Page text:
Habemus presidentem. On Tuesday the European Council finally agreed on a package of Presidents for the EU. German (EPP) Defence Minister Ursula von der Leyen will be the European Commission’s next President.  France’s (EPP) Christine Lagarde, currently managing director of the International Monetary Fund, will lead the European Central Bank (ECB), arguably the most important of Europe’s top jobs.

Belgian Prime Minister Charles Michel will lead his former counterparts in the European Council. And thanks to this agreement, the following morning the European Parliament plenary could elect Italian socialist David Maria Sassoli as President. The solution to the impasse means that everyone can get to work – but as ever the devil is in the detail. For Europe, there is much more than meets the eye.

Populist paradox

Ironically, what many feared would be a triumphal five years for populist right-wing forces could end up as the most leftist European legislature ever. The rise of populist parties across Europe – from the UK down to Italy, and from Spain through France, Germany and Eastern Europe – pushed all other forces to a sort of progressive centre, which centrifuged the others out. The ruling majority to emerge from the Council agreement is a coalition of the Christian democrat EPP, the social-democrat S&D and the liberal ALDE with French President Emmanuel Macron (sitting in Parliament as Renew Europe). The Greens are out, but remain friends. Identity and Democracy, the 5th biggest group, were left without the two Vice-Presidents they could have claimed and will likely be denied any committee chairmanship. Equally ironic is how populists from the East (notably Hungary and Poland) and the South (read Rome) ended up wishing what they mocked: a more European method, to overcome the clogged Franco-German motor of EU decision-making.

Climate climax

This move to the centre has one visible gravitational fulcrum: climate change. Left, right and centre, green ideas are rising, and everyone is talking about it. This is reflected in practice, with ENVI becoming the biggest parliamentary committee and the Greens claiming the chairmanship of the key IMCO and TRAN committees. It will be enshrined in the next Commission programme, which should make the fight against climate change an absolute priority. However, this rise of climate enthusiasm might be plateauing already. Despite demands of a German-led EPP – with its next Große Koalition back home in mind – the Greens were left out of the deal because Macron had his own plans for that political space. The Greens will stay pure, in opposition, but likely less incisive that everyone had anticipated – or feared.

New “good old”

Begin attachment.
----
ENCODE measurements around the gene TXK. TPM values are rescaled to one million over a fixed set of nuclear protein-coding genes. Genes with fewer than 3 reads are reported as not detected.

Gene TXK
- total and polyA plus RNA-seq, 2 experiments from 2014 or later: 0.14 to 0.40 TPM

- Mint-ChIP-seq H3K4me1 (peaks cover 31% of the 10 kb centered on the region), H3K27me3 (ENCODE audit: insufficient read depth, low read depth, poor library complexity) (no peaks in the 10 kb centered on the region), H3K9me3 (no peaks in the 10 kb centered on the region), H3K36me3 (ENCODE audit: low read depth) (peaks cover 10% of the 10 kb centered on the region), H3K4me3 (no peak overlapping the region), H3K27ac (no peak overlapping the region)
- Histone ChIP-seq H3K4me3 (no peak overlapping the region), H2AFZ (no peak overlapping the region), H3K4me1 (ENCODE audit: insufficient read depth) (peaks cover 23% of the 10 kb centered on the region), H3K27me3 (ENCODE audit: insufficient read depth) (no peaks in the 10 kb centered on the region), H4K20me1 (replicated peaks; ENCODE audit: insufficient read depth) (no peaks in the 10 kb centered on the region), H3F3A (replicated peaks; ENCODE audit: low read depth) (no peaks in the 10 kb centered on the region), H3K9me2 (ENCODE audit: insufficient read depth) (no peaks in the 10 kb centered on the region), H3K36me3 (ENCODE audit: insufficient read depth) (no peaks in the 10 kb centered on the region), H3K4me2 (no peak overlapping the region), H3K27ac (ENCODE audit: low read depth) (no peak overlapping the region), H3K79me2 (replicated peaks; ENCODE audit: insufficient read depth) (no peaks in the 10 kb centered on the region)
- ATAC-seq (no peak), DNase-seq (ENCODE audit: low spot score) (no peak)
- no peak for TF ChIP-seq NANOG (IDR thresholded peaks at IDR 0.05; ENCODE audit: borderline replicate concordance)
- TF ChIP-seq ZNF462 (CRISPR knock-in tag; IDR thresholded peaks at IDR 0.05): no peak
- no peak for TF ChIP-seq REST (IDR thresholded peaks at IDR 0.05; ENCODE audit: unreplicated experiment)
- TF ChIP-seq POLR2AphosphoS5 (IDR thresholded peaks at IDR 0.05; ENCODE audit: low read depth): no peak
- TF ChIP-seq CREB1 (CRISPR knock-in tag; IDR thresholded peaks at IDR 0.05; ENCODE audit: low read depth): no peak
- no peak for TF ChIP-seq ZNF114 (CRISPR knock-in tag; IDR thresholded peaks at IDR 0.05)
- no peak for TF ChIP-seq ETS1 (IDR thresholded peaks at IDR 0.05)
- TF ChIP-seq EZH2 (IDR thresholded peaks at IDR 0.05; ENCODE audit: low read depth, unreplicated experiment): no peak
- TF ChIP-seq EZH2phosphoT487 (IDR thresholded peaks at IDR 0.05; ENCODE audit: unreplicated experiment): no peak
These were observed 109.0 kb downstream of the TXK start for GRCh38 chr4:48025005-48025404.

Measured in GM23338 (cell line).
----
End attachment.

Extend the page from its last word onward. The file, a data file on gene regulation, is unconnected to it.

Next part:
After a vote that saw turnout rise across Europe for the first time in history, a stunning 63% of the Parliament changed. However, beyond the surface there it not much. Yes, for the first time the EU will have two women in top posts – the Commission and the ECB – but they are not exactly the newest kids on the block. Lagarde was the French Finance Minister during the crisis, and IMF Managing Director since 2011. Von der Leyen was – and might still be – Merkel’s top choice for her succession in Germany, has been a Minister since 2003, and is daughter to one of the first ‘eurocrats’ in history (Chief of Cabinet of the first Competition Commissioner, Hans von der Groeben, and then Director General of ‘DG COMP’ in 1967). For more news, one cannot but notice that the winner took it all: the deal brokered by Germany and France put another German at the top, besides the Chair of the largest political group, Manfred Weber (who will also be Parliament President for the second half of the tenure), DG TRADE Director General Sabine Weyand, European Stability Mechanism  Managing Director Klaus Regling, European Investment Bank  President Werner Hoyer, and the Parliament and Commission administrations heads Klaus Welle and Martin Selmayr. Macron also got his share, with the ECB, and will still designate a Commissioner who will likely have a big portfolio, joining compatriots EPP President Joseph Daul and Brexit-man Michel Barnier in Brussels’s Club of wise (wo)men. The Party of European Socialists’ Chair, Sergei Stanishev, did not get the Parliament in the end, so nothing for the East. Plus ça change

Europe’s inertia

So, Europe after the elections is veering right, but shifting left, going green and at the same time not moving much at all. The big question thus remains: where is it now and how is it going to move? A Franco-German clash blocked the Council but saved it one last time, as Chancellor Merkel looked away from Berlin and talked to Paris for a moment. Macron started as an EU champion, but in the end fenced for France. A true, recognisable European leadership is still at large. The Parliament is trying to fill that space positioning itself as the beating heart of European democracy. The harsh grilling that President-designate von der Leyen will get in two weeks’ time will demonstrate that. The Parliament’s resentment at the Council’s disregard for the Spitzenkandidaten – an agility it rarely shows in interinstitutional negotiations. But even the Parliament struggles to walk its talk. Nationalistic, egoistic and geographic divisions are straining the coalition and the political groups. Isolation of rising populist and radical forces show there is not enough inclusion. With world powers knocking at our door or closing theirs and people across the continent clamouring for change – be towards managing migration, making taxation fairer, or tacking climate change – Europe should decide what’s behind its gates: a tool in the hands of Member States and its peoples, or a European Union? Unless it can drive change, the EU risks drifting and splitting into irrelevance.